“All of this work that’s generally called pre-visualisation, in this case, you were really creating the shots,” says Valdez. “It wasn’t a sketch or an idea for a shot you might film later. This was the filming. It was rough-looking content – the environments and characters didn’t look photorealistic. It’s not like you were staring at the real world. Even in expensive, triple-A video games, that’s hard to create for people. So the mission was less to create a completely believable world and more to create flexibility. You know, ‘I don’t like where that tree is.’ ‘Well, let’s move it.’ ‘I think the lions should walk from here to here, not over there.’ ‘Okay, let’s alter their path.’”
Just like playing a game, Faverau, director of photography Caleb Deschanel and the camera crew used Vive handles, but “instead of a gun or a tennis racket or something, we put a camera on them,” according to Valdez. “You point the camera, hit record, and you’re recording – it’s really that simple.” But, just like a regular soundstage, the crew also had access to specially adapted camera rigs, cranes, dollies and wheels, giving them all the same options for capturing motion that they would usually have on set.
“There’s this term ‘virtual production’ that you hear, and the way I define it is really whenever the computer side meets the physical world,” Valdez explains. “Bringing those things together allows live-action filmmakers to be super involved in creating animated content. We’ve seen different flavours of it, with motion capture and the like, but this was a pretty new thing.”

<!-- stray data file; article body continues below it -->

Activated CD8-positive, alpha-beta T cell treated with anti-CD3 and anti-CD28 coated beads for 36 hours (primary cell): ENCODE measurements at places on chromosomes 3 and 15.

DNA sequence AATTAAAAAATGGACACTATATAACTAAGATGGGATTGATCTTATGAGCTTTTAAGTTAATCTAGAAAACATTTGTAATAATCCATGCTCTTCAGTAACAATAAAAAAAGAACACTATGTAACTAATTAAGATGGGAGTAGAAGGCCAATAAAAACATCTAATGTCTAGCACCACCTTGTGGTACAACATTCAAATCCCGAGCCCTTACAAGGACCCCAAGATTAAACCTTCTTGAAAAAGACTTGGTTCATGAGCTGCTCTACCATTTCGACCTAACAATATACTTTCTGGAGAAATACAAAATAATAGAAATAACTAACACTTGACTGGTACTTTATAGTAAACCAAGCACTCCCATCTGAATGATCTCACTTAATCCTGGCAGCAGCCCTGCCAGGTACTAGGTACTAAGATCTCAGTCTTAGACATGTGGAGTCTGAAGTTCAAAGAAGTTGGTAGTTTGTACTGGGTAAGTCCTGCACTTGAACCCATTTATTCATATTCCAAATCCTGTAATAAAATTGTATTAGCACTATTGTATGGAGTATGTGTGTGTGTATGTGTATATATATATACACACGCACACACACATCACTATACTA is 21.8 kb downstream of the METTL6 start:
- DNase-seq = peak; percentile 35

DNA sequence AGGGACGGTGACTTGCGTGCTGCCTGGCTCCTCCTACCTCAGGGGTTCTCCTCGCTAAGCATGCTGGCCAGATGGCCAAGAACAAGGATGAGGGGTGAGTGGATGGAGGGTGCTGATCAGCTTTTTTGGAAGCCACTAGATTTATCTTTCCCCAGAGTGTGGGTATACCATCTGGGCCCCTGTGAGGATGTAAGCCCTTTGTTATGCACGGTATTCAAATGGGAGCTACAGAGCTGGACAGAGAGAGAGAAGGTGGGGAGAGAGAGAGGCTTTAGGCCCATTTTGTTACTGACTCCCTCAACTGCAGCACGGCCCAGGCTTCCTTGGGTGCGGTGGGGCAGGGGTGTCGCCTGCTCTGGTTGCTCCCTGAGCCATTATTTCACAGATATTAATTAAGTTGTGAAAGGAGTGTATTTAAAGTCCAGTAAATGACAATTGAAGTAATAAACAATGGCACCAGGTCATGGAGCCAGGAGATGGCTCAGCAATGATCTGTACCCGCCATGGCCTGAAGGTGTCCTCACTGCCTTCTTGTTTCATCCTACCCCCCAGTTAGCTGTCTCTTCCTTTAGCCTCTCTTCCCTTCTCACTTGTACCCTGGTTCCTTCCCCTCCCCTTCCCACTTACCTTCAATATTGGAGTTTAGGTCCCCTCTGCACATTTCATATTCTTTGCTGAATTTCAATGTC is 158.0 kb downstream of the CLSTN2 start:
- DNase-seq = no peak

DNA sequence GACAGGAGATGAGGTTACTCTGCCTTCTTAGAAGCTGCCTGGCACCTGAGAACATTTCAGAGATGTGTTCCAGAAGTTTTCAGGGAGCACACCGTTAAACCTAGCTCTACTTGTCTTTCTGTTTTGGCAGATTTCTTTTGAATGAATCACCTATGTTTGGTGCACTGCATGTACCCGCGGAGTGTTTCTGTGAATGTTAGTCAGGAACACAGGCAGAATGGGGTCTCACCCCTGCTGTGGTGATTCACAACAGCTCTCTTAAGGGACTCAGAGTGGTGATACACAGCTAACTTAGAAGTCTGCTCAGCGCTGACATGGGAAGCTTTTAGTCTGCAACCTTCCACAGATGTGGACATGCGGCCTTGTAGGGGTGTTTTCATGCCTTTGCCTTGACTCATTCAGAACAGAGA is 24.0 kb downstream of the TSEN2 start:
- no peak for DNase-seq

It’s all in the detail
After all the work of pitching and developing the technology, researching the real-world inspirations (Valdez and his senior team spent two weeks in Kenya studying and photographing the animals and landscapes there), designing all of the critters and virtually shooting the movie, the MPC crew were only a little over halfway through the production. The next step was to execute and render an entirely photorealistic, feature-length animation containing around 1,600 VFX shots. In layman’s terms, that’s a helluva lot.
“One by one, we just had to very carefully build every part of the world itself, and then animate every character and light every shot,” Valdez recalls. “We did all the simulation of the physics on the water and the grasses and the wind and the trees. It’s hundreds of people, each with incredible talents and specialties, that just jump in. We were also reacting to what Jon was thinking as he saw the film resolve into its final form, and making adjustments as we go.”
So, in a film stuffed with huge challenges, what was the biggest? Valdez laughs. “Building Kenya,” he deadpans. “It’s a lot to create – 30 square kilometres of different terrains in such high detail, all the way to the horizon. It has to look beautiful, but also in the context of the story, it needs to have a certain power of its own. It’s an amazing country, and we were lucky to go see it firsthand. Jon really wanted to honour and stay true to the African source of the original story. So it was pretty important – and an enormously difficult thing to do.”
The entire production of The Lion King ’19, with all its many phases, took almost three years and demanded an almost Herculean effort from Valdez and the team at MPC. The finished product, meanwhile, represents the pinnacle of cutting-edge digital moviemaking – a feat that the VFX supervisor says wouldn’t have been possible even a few years ago, when he worked on The Jungle Book. “To create an entire savannah – I don’t think we could have done it back then,” he says. “All of our key technologies are advancing year on year; on every movie that we do, something new becomes possible.”
The Lion King is out in cinemas now. Check out our review of the film.